• children are encouraged to share their own experiences through speaking and acting out events in imaginative play and talking about their own ideas.
  • children are encouraged to take part in class activities such as working with puppets, participating in music sessions and saying rhymes and singing songs together.
  • the Word and Makaton sign of the week are introduced on a weekly basis
  • at the start the year the Language Screen Assessment tool is used to help assess children’s language skills.
  • Nuffield Early Language Intervention is used to support targeted children who are identified as having a language need.

 

 Literacy (Reading and writing)

We have a variety of resources for the children to use to help them develop early literacy skills.

  • children are encouraged to use the mark-making areas indoors and outdoors independently but they also take part in teacher-led activities.
  • these activities include whole class shared reading, phonics sessions and small group guided reading and writing.
  • the pre-writing work encourages correct pencil control, left/right orientation and cursive letter formation. Children have the opportunity to develop their writing skills in accordance with their age, ability and competence.
  • we encourage children to treat books and other resources with respect and they are given many opportunities to listen to stories told by the staff.
  • phonics is taught through the Song of Sounds programme. Children sing songs, links these to actions and have clear visuals to cater to different learning styles
  •  

Observation, Assessment and Planning

  • planning within the EYFS is based on ongoing assessment and observation.
  • plans are flexible so that teachers can respond to the needs, achievements and interests of the children. This will be indicated on weekly planning.
  • fostering of the children’s interests develops a high level of motivation for the children’s learning.
  • we make regular assessments of children’s learning and we use this information to ensure that future planning reflects identified needs.
  • assessment in the Foundation Stage takes the form of both formal and informal observations. These observations are recorded in a variety of ways, and contribute to the child’s Tapestry individual learning journey.
  • at the end of the EYFS year in school, each child’s level of development is recorded against the 17 Early Learning Goals. 5 Contribution of English to teaching in other curriculum areas The skills that children develop in English are linked to, and applied in, every subject of our curriculum. The children's skills in reading, writing, speaking and listening enable them to communicate and express themselves in all areas of their work at school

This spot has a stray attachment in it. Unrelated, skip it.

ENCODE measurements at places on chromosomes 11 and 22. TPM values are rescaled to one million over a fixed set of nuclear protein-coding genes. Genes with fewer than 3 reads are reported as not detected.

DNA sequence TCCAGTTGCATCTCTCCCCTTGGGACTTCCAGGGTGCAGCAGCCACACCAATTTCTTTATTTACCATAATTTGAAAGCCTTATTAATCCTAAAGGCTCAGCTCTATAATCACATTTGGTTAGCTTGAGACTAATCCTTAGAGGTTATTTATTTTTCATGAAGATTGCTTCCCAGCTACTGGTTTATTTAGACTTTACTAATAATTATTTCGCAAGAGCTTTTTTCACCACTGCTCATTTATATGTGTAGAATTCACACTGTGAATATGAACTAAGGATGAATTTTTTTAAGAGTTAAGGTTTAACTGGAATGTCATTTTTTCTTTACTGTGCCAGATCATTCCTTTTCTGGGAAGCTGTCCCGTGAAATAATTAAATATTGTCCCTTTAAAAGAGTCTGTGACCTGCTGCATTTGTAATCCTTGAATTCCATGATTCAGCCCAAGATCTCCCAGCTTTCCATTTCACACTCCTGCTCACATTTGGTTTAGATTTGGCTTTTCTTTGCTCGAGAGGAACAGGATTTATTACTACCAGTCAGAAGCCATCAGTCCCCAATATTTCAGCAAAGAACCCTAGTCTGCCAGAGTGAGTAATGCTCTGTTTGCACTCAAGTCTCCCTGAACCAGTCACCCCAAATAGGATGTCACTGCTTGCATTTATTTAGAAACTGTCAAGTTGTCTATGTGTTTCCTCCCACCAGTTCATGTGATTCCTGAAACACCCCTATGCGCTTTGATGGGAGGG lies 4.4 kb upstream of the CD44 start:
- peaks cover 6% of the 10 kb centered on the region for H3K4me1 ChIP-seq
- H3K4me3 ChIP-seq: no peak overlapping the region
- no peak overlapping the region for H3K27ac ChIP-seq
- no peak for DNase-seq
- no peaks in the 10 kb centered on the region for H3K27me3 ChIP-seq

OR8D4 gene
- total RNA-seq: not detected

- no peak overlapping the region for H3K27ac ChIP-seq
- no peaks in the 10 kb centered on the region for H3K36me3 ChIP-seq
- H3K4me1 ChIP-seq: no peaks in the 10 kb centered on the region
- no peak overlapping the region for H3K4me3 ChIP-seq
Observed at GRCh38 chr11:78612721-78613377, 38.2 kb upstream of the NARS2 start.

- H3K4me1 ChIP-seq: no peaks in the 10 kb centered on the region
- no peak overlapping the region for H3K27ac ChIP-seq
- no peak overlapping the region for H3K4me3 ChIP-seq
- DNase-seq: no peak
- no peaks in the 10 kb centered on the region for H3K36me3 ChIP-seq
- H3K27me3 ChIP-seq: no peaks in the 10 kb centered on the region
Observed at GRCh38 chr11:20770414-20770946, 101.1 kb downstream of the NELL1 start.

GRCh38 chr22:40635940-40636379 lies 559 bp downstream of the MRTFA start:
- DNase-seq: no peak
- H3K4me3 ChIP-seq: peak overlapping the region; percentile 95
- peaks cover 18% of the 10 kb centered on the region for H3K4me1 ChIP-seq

SEND

Through our English teaching, we provide learning opportunities that enable all pupils to make good progress.

We strive hard to meet the needs of those pupils with special educational needs, those with disabilities, those with special gifts and talents, and those learning English as an additional language. We take all reasonable steps to achieve this. Specific intervention will lead to the creation of an Individual Education Plan (IEP) for children with special educational needs. The IEP may include, as appropriate, specific targets relating to English. Other children who need further support will also receive an individual plan to develop their learning.

All English lessons should include evidence of differentiation, adaption. Differentiation may be through activity or outcome. Adaptation can be personalised by subjects and by child.

This could include the use of:

       -word mats

        -lap tops

-sensory breaks/ circuits/ resources

-cloze procedures

 

 

EAL

At OLQOH over half of our pupils have English as an additional language. We strive to support their learning in a variety of ways

-pre teach vocabulary for lessons

-key words dual language work mats

-an EAL keyworker

-giving children further time to answer questions and compose ideas

 

Assessment

 

  • short-term assessments that teachers make as part of every lesson help them to annotate and adjust their daily plans.
  • written or verbal feedback is given to help guide children's progress often through marking. This feedback gives the children positive encouragement on the work produced and also a way to improve or a next step
  • teachers use medium-term assessments to measure progress against the key objectives, and to help them plan for the next unit of work. These results are used to ensure that the pupils make progress throughout the year and the work is set appropriately
  • moderation meetings are held between year groups to ensure writing levels are being used consistently. Locality moderations events are also held in local schools to agree levelling of work.
  • progress is shared with parents at parent’s consultations two times a year and with an end of year report
  • assessments are held from Years 2-6 three times in a year.
  • teachers make assessments towards the end of the school year, and they use these to assess progress against school and national targets.
  • children’s levels are inputted into a central shared system 3 times a year and these are overseen by the assessment lead.
  • assessments are available for all subjects leaders to review.
  • pupil progress meeting are held 3 times a year between class teachers and head teacher to identify progression and levels.
  • children who do not make ARE should have been identified during the course of the year.

For children who are not making ARE, interventions will be set up between class teachers and SEND leaders to close the gap. These will be reviewed every 6 weeks to assess impact.